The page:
Tonight we will study the combinations of Cittas and Cetasikas or you may call it a matching game - matching Cittas with Cetasikas and Cetasikas with Cittas. They come into combination in different ways. Not every Citta is accompanied by all the Cetasikas. Not every Cetasika accompanies all Cittas. They come into combination in different ways. Today we will study the combinations. I am afraid you will have to do some class work.

   Before going to the combinations of Cittas and Cetasikas I think we need to freshen our memories or we need to warm up. When I say a certain Citta, you can pinoint that Citta. Let us go through the Cittas first. Please look at the chart. The first column represents what? These twelve dots represent unwholesome or Akusala Cittas. The red ones are those that are accompanied by pleasurable feeling. The blue ones are those that are accompanied by indifferent or neutral feeling. The green ones are accompanied by illwill, or anger, or displeasure. There are twelve of them.

   The next three columns represent the rootless consciousnesses. There are 18 rootless consciousnesses. The first column represents the resultants of unwholesome or Akusala. The second column represents the resultants of Kusala or wholesome. The third column represents the functional rootless Cittas, functional rootless types of consciousness. They are not wholesome, nor are they unwholesome, and they are not the result of wholesome or unwholesome. They just arise and disappear. They are called functional or they are called Kiriya in Pàli.

   The first one of the first column of rootless consciousness is seeing consciousness. The second dot represents hearing consciousness. The third is smelling consciousness. The fourth is tasting consciousness. The cross is touching consciousness or body consciousness. The sixth is receiving consciousness and the seventh is investigating consciousness.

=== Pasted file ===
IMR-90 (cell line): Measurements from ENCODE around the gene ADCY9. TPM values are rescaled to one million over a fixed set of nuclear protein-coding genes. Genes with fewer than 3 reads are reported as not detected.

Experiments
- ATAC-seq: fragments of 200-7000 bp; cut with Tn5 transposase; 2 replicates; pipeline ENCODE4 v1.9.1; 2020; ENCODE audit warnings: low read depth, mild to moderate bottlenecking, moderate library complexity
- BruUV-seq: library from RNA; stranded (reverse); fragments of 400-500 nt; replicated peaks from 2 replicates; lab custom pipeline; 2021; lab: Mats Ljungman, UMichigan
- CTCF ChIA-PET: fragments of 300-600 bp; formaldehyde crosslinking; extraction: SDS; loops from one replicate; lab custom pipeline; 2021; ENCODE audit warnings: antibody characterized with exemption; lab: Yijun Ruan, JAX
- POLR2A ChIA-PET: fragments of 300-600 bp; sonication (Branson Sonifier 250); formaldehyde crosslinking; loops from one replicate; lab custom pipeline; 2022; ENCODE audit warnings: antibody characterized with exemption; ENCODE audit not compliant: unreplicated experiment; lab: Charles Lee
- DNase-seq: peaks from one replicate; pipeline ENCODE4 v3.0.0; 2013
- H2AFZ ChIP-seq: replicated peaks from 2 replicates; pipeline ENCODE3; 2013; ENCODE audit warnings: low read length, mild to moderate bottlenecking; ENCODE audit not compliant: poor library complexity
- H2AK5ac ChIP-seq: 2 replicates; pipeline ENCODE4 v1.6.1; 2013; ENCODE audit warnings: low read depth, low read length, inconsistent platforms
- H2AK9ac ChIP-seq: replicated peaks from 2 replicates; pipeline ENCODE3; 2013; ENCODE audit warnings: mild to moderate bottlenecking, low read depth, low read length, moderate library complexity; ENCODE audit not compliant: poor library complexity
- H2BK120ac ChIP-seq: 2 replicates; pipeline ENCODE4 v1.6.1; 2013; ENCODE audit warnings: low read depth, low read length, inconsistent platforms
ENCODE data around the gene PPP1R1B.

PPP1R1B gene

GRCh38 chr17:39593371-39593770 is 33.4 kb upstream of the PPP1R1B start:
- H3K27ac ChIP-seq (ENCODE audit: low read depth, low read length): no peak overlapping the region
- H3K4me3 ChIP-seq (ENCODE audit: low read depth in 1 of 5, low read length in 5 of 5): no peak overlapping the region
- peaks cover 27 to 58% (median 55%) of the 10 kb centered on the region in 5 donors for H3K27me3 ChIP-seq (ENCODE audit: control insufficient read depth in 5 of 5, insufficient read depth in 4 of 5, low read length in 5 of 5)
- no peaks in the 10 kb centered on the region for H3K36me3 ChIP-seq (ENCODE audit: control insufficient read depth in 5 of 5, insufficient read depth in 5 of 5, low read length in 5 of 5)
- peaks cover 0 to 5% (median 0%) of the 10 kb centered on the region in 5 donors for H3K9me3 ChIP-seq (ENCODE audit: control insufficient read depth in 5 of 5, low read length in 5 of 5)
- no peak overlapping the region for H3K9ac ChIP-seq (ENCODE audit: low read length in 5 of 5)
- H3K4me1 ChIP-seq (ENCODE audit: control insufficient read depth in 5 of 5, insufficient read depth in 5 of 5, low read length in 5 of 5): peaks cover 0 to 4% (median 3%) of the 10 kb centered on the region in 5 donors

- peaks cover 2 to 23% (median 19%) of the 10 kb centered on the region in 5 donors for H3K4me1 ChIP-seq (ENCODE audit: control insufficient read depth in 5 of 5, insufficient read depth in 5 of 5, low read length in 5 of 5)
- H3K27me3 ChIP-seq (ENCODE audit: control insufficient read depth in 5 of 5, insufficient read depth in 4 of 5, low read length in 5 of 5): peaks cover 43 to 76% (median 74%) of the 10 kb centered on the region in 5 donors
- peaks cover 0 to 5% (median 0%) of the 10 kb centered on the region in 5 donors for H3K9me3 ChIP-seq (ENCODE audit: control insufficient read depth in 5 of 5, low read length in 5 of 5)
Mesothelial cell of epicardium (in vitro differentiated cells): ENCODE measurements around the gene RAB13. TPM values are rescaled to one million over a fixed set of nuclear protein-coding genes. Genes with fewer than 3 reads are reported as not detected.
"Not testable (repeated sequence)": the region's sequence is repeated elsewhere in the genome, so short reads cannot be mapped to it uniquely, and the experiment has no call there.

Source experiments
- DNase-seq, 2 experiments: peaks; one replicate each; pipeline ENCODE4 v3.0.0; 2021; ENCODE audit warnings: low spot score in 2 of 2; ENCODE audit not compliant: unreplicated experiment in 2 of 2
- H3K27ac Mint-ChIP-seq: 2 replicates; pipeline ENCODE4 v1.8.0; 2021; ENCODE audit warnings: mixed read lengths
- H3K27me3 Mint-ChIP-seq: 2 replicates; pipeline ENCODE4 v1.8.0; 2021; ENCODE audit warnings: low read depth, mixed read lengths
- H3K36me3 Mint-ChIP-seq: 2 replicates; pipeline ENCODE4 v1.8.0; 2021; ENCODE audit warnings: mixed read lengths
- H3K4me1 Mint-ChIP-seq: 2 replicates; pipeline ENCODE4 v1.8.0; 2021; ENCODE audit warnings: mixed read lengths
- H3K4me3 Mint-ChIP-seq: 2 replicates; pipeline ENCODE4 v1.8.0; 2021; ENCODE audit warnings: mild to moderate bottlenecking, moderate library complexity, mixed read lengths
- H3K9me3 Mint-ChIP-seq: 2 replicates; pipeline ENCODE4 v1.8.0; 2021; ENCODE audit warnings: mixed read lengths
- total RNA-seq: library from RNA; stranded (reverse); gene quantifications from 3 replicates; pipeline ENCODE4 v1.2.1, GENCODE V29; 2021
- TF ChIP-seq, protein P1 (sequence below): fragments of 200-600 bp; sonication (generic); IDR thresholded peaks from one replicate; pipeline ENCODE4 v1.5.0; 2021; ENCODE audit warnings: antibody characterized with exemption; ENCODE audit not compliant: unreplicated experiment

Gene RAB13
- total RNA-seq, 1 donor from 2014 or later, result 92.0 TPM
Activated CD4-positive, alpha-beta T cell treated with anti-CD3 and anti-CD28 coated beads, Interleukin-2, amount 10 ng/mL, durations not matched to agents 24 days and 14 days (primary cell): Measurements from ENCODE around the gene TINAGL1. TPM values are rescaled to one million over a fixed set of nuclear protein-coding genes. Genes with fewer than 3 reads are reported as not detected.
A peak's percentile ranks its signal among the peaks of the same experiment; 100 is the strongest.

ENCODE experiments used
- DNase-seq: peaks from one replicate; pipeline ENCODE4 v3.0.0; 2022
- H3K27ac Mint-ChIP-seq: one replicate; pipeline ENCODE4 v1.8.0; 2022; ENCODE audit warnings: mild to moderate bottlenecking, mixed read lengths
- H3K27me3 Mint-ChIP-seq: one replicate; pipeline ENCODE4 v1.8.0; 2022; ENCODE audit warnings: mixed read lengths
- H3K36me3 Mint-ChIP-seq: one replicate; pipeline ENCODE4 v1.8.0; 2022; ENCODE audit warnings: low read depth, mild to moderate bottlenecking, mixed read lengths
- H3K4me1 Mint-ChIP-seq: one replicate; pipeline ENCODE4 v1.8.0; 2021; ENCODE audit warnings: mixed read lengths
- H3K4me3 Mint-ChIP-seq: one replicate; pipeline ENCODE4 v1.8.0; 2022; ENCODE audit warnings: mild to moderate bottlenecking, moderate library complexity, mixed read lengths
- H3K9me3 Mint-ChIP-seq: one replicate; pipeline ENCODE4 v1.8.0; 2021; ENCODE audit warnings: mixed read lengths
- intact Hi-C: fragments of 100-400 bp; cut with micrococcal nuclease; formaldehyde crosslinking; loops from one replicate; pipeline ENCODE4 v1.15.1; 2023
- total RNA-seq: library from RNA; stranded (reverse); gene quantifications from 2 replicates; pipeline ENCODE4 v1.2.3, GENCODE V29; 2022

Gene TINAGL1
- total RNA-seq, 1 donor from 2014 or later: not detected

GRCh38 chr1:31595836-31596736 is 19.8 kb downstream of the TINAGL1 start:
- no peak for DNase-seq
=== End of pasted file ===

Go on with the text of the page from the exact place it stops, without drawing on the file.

The second column of the rootless consciousness represents the resultants of Kusala. There is one more Citta there one more red dot. There is once again eye consciousness, ear consciousness, nose, tongue and body consciousness. And there is receiving consciousness. There are two investigating consciousnesses. The first one is accompanied by pleasurable feeling and the second one is accompanied by neutral feeling.

   Then we come to the third column. The first dot in this column is five-sense-door-adverting consciousness. The second one is mind-door-adverting consciousness. The third one is smile-producing consciousness. it is accompanied by pleasurable feeling.

   These 18 are called 'rootless consciousness' because they are not accompanied by any of the six roots.

   The next three columns represent beautiful sense-sphere consciousness. They have beautiful qualities. They are accompanied by mental factors that are called beautiful. So they are called beautiful consciousness or good consciousness.

   The first column represents wholesome types of consciousness. The second column represents resultant types of consciousness. The third column represents functional types of consciousness. The first four are accompanied by pleasurble feeling and the second four are accompanied by indifferent feeling. There ae all together 24.

    So far we have all together 54 types of consciousness. These 54 types of consciousness are called sense-sphere consciousness. That means these consciousnesses arise mainly in the sense-sphere. 'Sense-sphere' means realms where sense desire predominates like the human realm, animal kingdom and lower celestial realms.

   The next three columns, five dots each, represent the form-sphere consciousnesses. Actually they are Jhàna consciousness. The first column is wholesome. The second column is resultant. The third column is functional. The first dot of the first column represents what? The first Jhàna. The second dot of the first column represents the second Jhàna, and then there are the third, fourth and fifth Jhànas. The first four Jhànas are accompanied by pleasurable feeling and the last one is accompanied by indifferent or neutral feeling. There are altogether 15 kinds of consciousness belonging to the form-sphere.

   The next three columns with four dots in each column represent formless-sphere consciousness. They arise mainly in the Brahma worlds where there is no form, no matter, no material property whatsoever. Only Cittas and Cetasikas exist in these realms.

The first column represents wholesome (Kusala), the second column represents resultant (Vipàka) and the third column represents functional (Kiriya). The first dot of the first column represents what? Do you remember that? It is consciousness having infinite space as object. The second Citta has the first Citta as object. The third Citta has 'nothingness' as object (the nothingness of the first Citta). The fourth is called 'neither perception nor non-perception'. All of these twelve are accompanied by neutral or indifferent feeling. They are included in the fifth Jhàna. They are called 'formless-sphere Jhànas'. When we divide them into first, second, third, fourth and fifth Jhànas, then these belong to the fifth Jhàna group.